I took a decision, on what some might have called a turning point in life, and chose to listen to my heart. 9 out of 10 people would judge my decision as the worst, especially given the circumstances. It could lead to disastrous results, but there is an equal chance that it could turn out well for me, don't know . . . . So, the fact remains that i chose and i firmly stand by it. If anything goes wrong, i'm solely to blame, and no one else, and i'm extremely sorry for having caused even the smallest bit of pain to those close to me.
I want certain things in my life, but there are no neon signs to indicate whether those things will be good or not. But i'm certain it is not atyagraham or ahangaram. Still, the uncontrollable mind desires and imagines as if constant mental visualizations would make things real.
As the saying goes in Hindi ... sabr ka fal meetha hota hai and i wait and i wait. . . . and there is strange sort of calmness in me
After all, there is One up above Who is witness to all this, and Who definitely knows how things will turn . . . . So dekhte hain kya hota hai . . . .

Saturday, September 18, 2010

The ever lovable, paavam Pranchiyettan :)

All Cherammel Eenasu Francis a.k.a Pranchiyettan a.k.a Aripranchi wants in his life is a good name and a certain sense of reputation in the society, and to this end, he is willing to drain his coffers to any extent. He strongly believes (almost in a sense of rural innocence), that money can buy anything, from commodities to even national recognition. In his relentless effort to gain this recognition he is staunchly supported by a bunch of friends, and the money he has minted from his supremely successful business ventures.
Ranjith has scripted a beautiful and touching story about a millionaire, who laments that despite being so rich, he doesn't have a significant and dignifying social presence, and hates being tagged "aripranchi" -- a name that stuck because of his ancestral rice business. Pranchiyettan is lucky, and has struck gold wherever he has ventured, and has been branching out his business. He unveils his life story before his namesake, St. Francis of Assisi, who eventually tells him, whatever has happened in his life, has been for good, and offers a glimpse of what is in store for him in the future.
The movie is an out-and-out entertainer, and a subtle but humorous critique of contemporary society and its crooked ways. The casting is perfect, though the movie is made to be a one-man show. Mamootty occupies so much of screen space that the supporting cast, including, Siddique, Innocent, Khusboo and Priyamani, seem as guest appearances. However, Mammooty has excelled in his role as a poor rich man, and his innocent expressions are reminiscent of his wonderful performance in Loudspeaker; one can't help but feel sorry for Pranchiyettan and his simple yet complicated wishes :) Even with minimal settings and songs, the movie reaches the heart, and it deserves to be mentioned as one of the best movies of the period. (The script-- almost wholly in the famous Thrissur accent-- is noted for the absence of gendered innuendos that are found in most of Ranjith's creations).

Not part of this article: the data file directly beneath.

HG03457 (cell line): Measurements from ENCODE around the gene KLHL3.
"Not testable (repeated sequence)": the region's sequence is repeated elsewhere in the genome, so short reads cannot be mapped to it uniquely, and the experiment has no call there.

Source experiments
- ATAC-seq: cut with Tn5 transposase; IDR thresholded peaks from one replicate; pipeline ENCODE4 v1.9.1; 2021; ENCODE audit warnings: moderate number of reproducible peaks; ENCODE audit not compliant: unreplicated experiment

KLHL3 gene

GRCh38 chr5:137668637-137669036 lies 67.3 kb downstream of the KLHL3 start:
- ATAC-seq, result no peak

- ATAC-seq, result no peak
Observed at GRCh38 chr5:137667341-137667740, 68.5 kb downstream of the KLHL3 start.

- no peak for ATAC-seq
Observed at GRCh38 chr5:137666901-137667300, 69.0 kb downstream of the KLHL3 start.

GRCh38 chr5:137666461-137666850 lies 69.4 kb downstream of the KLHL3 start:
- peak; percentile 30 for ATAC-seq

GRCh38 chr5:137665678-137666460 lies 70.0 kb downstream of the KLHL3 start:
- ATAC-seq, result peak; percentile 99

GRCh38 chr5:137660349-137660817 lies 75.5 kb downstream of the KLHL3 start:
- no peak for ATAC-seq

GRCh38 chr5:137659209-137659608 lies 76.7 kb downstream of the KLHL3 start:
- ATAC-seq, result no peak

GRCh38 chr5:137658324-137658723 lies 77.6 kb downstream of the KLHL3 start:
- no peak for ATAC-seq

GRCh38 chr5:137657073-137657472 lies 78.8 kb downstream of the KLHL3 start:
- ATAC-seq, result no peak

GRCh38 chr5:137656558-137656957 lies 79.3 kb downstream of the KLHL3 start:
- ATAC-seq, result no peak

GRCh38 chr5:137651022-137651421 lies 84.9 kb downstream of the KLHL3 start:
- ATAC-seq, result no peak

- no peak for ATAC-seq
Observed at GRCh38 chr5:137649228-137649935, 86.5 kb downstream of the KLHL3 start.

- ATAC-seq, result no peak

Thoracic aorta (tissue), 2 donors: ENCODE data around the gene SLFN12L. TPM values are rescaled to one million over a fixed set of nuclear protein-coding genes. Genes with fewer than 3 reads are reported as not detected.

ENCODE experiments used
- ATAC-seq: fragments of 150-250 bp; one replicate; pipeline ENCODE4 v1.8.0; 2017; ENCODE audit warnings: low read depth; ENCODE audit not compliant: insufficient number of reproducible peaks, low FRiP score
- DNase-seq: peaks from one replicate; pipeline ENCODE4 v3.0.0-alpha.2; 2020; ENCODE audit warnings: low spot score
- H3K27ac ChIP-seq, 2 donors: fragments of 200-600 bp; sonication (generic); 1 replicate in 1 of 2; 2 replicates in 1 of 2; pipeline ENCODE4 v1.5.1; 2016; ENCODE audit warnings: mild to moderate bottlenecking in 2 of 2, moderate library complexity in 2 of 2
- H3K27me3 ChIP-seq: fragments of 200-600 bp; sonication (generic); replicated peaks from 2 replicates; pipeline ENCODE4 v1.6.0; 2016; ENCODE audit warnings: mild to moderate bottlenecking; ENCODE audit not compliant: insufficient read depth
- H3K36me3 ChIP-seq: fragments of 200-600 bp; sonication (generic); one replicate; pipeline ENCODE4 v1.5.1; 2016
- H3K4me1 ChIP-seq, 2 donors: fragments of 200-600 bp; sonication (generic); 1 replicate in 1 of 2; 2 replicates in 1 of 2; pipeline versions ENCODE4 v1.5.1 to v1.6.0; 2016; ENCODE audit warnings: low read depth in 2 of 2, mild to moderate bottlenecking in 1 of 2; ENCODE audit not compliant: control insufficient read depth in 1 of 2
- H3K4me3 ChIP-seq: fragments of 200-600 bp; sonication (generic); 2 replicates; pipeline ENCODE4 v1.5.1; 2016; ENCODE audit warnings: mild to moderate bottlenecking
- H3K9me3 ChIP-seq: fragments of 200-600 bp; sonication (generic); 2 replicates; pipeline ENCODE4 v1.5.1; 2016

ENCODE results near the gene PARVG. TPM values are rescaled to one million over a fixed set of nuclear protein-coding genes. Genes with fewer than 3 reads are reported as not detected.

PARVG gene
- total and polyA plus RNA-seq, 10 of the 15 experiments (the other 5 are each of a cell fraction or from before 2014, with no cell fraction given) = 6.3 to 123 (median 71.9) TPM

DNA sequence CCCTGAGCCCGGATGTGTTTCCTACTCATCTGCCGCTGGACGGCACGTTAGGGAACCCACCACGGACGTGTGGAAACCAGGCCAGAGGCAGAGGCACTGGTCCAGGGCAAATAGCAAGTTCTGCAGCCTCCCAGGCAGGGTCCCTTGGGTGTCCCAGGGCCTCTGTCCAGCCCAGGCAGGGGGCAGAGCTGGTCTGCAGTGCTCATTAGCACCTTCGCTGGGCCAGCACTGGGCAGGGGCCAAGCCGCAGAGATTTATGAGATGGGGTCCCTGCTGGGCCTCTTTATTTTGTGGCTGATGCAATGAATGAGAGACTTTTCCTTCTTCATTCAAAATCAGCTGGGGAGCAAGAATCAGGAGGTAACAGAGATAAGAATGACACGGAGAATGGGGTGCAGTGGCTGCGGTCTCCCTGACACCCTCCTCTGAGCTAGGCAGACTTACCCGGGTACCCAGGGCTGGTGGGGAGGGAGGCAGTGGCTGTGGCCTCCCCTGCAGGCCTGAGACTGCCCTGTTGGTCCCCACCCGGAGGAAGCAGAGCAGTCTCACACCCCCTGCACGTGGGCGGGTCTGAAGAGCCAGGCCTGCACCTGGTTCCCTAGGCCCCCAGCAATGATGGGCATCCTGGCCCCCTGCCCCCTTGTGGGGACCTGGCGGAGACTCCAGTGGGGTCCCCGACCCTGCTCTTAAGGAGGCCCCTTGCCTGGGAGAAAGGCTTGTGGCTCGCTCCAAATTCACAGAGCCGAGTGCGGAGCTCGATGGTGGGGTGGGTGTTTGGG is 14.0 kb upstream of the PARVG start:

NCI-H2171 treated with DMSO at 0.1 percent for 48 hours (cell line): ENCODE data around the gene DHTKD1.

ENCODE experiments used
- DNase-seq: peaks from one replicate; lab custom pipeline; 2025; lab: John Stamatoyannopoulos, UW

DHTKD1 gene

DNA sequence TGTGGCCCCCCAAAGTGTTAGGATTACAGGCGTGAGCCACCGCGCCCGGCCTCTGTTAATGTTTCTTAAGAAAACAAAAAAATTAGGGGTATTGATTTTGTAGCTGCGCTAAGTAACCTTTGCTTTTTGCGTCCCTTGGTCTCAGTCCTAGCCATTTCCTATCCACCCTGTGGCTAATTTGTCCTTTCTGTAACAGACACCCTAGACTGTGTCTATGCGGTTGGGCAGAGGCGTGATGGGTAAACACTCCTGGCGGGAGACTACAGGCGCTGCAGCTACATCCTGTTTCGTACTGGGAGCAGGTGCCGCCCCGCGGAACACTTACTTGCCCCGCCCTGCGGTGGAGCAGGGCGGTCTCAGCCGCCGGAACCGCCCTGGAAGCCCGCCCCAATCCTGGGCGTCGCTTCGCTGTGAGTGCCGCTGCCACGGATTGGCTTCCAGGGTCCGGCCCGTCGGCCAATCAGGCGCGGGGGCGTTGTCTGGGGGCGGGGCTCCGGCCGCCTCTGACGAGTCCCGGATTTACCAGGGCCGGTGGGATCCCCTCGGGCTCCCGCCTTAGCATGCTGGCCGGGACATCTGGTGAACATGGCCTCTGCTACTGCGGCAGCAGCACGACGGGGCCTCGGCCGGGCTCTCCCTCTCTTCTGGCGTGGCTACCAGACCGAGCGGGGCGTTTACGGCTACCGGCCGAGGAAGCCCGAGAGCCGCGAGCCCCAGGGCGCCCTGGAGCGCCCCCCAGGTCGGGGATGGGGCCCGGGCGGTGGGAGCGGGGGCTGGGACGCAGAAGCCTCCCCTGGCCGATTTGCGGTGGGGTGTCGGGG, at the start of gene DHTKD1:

Movies that portray this kind of inanity, faith, optimism and hope are indeed rare these days, and when such a one comes along, there will be a lot of people to welcome it wholeheartedly (the theatre atmosphere was full, vibrant, with intermittent loud applause).
As the credits roll up, along with Pranchiyettan the audience also realize that hope and faith ( in God and humans) can do wonders, and what matters is not social recognition but kindness and consideration for one's fellow beings. And, that every single person who is there in one's life, is there for a purpose; their significance -- good or bad -- may be realized only later.
A "Ranjith cinema" rarely disappoints and Pranchiyettan truly rocks !!!!

Sunday, August 15, 2010

A Tryst with North Kerala